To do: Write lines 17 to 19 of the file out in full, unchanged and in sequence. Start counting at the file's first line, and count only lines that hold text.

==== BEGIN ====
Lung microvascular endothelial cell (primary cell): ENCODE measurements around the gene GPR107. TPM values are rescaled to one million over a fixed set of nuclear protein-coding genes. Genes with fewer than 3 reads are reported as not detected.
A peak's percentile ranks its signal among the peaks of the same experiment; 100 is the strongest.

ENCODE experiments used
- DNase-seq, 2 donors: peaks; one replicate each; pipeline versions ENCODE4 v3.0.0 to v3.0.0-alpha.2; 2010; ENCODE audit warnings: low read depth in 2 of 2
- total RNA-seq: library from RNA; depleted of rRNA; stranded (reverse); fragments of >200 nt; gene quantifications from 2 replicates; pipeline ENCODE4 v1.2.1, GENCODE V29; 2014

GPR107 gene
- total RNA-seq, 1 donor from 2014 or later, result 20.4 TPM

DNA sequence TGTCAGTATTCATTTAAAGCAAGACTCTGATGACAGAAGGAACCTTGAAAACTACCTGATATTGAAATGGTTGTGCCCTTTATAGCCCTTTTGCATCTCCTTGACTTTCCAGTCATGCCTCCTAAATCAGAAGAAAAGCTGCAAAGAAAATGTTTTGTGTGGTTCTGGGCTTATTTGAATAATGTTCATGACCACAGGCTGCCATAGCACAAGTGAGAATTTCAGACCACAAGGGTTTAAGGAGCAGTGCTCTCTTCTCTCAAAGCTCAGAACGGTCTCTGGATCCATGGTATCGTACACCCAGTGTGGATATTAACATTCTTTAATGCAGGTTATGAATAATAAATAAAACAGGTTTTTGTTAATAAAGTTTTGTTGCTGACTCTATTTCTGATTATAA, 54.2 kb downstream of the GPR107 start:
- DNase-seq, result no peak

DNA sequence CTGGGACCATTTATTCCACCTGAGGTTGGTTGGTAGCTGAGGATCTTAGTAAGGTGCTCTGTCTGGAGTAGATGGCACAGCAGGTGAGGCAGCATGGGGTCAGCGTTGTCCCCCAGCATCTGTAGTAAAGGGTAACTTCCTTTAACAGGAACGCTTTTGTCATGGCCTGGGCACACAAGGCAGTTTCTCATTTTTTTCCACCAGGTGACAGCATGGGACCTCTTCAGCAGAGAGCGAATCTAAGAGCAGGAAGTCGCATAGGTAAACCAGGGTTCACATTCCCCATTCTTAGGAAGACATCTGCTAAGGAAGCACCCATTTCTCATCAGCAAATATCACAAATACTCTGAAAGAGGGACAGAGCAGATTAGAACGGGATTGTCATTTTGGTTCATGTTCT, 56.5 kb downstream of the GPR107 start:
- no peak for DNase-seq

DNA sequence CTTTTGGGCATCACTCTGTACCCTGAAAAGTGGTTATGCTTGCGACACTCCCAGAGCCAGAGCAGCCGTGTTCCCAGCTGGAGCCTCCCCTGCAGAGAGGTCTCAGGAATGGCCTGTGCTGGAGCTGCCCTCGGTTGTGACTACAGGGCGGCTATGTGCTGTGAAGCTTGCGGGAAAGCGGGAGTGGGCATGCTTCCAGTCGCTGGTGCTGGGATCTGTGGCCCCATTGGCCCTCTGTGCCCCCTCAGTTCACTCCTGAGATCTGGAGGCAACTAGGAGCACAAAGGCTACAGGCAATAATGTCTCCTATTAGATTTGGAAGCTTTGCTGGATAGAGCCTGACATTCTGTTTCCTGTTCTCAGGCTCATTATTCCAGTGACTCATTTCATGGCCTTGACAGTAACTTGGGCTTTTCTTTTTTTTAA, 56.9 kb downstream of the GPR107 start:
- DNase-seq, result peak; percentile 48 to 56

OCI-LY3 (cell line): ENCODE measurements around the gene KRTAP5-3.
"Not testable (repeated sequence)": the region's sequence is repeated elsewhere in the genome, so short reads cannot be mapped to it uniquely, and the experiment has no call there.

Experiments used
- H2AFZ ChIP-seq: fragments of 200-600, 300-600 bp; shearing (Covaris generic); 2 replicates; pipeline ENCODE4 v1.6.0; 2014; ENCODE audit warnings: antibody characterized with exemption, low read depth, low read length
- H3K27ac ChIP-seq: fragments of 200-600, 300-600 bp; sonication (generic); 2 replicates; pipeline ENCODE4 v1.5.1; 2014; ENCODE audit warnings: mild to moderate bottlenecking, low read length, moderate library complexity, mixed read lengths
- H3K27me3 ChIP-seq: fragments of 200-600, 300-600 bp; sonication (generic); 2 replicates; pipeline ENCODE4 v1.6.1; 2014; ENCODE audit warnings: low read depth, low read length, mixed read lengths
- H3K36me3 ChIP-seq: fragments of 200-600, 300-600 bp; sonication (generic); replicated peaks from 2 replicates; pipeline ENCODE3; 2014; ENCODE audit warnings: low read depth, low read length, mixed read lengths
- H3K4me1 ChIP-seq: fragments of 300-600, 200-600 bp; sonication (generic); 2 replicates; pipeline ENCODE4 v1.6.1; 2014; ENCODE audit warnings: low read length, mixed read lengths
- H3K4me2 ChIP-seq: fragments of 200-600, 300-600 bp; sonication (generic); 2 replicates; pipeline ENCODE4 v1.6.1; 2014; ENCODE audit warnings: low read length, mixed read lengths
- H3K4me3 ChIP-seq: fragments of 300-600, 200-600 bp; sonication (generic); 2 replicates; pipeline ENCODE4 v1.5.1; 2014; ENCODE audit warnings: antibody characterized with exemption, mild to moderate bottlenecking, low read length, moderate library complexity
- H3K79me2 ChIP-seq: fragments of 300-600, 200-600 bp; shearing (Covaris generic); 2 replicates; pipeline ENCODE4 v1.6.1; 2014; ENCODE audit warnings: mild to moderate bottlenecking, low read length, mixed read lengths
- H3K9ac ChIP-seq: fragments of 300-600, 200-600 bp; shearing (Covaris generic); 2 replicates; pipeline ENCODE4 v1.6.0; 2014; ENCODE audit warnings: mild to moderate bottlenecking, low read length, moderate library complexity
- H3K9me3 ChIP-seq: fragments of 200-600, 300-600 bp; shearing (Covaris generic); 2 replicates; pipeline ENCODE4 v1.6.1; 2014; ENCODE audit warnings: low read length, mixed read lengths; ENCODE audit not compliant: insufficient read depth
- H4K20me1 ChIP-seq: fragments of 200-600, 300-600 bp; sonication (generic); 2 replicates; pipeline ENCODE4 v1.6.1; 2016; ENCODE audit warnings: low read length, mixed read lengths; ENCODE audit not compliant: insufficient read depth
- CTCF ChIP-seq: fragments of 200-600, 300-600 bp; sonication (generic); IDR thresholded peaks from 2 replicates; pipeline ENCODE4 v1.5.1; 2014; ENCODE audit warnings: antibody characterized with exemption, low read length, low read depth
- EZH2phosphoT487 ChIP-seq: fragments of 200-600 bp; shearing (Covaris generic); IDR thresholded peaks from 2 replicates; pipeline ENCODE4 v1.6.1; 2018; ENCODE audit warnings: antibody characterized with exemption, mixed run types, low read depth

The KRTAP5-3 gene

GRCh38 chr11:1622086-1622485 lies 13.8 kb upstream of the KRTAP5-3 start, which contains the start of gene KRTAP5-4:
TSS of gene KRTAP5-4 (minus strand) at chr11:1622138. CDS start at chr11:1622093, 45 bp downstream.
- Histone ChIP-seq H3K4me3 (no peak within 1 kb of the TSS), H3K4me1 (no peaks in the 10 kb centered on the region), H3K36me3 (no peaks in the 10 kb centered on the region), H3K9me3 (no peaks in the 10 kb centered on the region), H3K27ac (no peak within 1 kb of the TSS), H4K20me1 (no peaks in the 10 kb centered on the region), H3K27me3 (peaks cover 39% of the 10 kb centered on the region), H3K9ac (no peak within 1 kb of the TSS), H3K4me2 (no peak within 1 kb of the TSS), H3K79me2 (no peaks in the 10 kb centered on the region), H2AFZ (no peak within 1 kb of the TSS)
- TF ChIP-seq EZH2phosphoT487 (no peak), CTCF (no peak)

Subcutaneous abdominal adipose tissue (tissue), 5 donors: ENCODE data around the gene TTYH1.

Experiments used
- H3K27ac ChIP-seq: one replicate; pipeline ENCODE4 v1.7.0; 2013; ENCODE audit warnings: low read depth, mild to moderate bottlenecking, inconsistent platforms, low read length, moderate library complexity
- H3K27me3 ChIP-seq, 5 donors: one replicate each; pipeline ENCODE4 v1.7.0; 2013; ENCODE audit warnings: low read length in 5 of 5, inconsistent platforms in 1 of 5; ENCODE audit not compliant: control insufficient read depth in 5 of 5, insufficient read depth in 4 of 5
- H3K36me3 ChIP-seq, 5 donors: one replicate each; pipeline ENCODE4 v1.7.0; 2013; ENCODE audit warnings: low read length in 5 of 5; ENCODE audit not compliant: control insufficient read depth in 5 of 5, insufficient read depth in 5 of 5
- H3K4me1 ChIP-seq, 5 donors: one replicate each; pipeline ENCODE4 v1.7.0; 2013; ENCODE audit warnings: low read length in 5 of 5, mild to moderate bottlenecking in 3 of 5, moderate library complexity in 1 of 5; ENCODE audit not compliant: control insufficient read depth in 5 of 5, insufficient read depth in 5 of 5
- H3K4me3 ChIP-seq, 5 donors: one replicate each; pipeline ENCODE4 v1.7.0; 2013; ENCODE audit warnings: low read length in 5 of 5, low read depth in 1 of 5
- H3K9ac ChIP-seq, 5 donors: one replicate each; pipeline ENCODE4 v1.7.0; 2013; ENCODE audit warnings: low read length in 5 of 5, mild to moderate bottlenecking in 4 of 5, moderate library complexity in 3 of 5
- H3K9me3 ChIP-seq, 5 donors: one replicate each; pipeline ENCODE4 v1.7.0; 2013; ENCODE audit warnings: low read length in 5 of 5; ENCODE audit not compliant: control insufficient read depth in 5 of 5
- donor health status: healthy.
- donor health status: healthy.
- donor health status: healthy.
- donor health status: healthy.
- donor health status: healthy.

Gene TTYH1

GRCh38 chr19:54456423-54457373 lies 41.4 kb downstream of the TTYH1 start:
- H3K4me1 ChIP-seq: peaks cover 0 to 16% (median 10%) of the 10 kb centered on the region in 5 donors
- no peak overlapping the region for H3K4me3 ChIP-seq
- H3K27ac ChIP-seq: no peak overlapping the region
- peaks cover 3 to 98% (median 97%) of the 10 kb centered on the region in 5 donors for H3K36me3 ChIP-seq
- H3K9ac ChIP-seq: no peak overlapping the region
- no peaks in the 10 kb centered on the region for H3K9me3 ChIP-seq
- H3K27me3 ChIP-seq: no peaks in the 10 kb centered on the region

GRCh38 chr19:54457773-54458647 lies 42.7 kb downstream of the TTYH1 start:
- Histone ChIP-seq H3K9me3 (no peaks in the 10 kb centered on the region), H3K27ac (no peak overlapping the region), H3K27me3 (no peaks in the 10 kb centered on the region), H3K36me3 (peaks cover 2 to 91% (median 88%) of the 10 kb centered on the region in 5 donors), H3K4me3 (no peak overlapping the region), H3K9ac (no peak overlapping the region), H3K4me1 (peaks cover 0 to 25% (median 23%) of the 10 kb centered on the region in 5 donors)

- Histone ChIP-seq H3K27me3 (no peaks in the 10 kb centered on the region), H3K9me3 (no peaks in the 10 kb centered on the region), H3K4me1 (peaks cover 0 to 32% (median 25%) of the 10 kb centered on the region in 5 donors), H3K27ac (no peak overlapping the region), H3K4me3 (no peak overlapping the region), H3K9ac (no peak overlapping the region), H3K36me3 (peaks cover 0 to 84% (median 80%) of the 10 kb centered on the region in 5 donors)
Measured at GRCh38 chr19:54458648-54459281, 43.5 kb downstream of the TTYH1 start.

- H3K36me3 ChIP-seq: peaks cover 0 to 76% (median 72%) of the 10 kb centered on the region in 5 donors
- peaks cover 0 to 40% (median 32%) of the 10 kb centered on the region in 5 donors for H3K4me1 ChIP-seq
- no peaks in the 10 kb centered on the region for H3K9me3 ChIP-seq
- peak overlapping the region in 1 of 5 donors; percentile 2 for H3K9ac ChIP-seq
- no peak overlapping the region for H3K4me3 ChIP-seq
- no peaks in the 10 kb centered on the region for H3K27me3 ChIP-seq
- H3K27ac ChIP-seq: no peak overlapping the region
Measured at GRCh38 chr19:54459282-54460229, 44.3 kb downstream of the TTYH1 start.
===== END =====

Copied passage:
- H2AFZ ChIP-seq: fragments of 200-600, 300-600 bp; shearing (Covaris generic); 2 replicates; pipeline ENCODE4 v1.6.0; 2014; ENCODE audit warnings: antibody characterized with exemption, low read depth, low read length
- H3K27ac ChIP-seq: fragments of 200-600, 300-600 bp; sonication (generic); 2 replicates; pipeline ENCODE4 v1.5.1; 2014; ENCODE audit warnings: mild to moderate bottlenecking, low read length, moderate library complexity, mixed read lengths
- H3K27me3 ChIP-seq: fragments of 200-600, 300-600 bp; sonication (generic); 2 replicates; pipeline ENCODE4 v1.6.1; 2014; ENCODE audit warnings: low read depth, low read length, mixed read lengths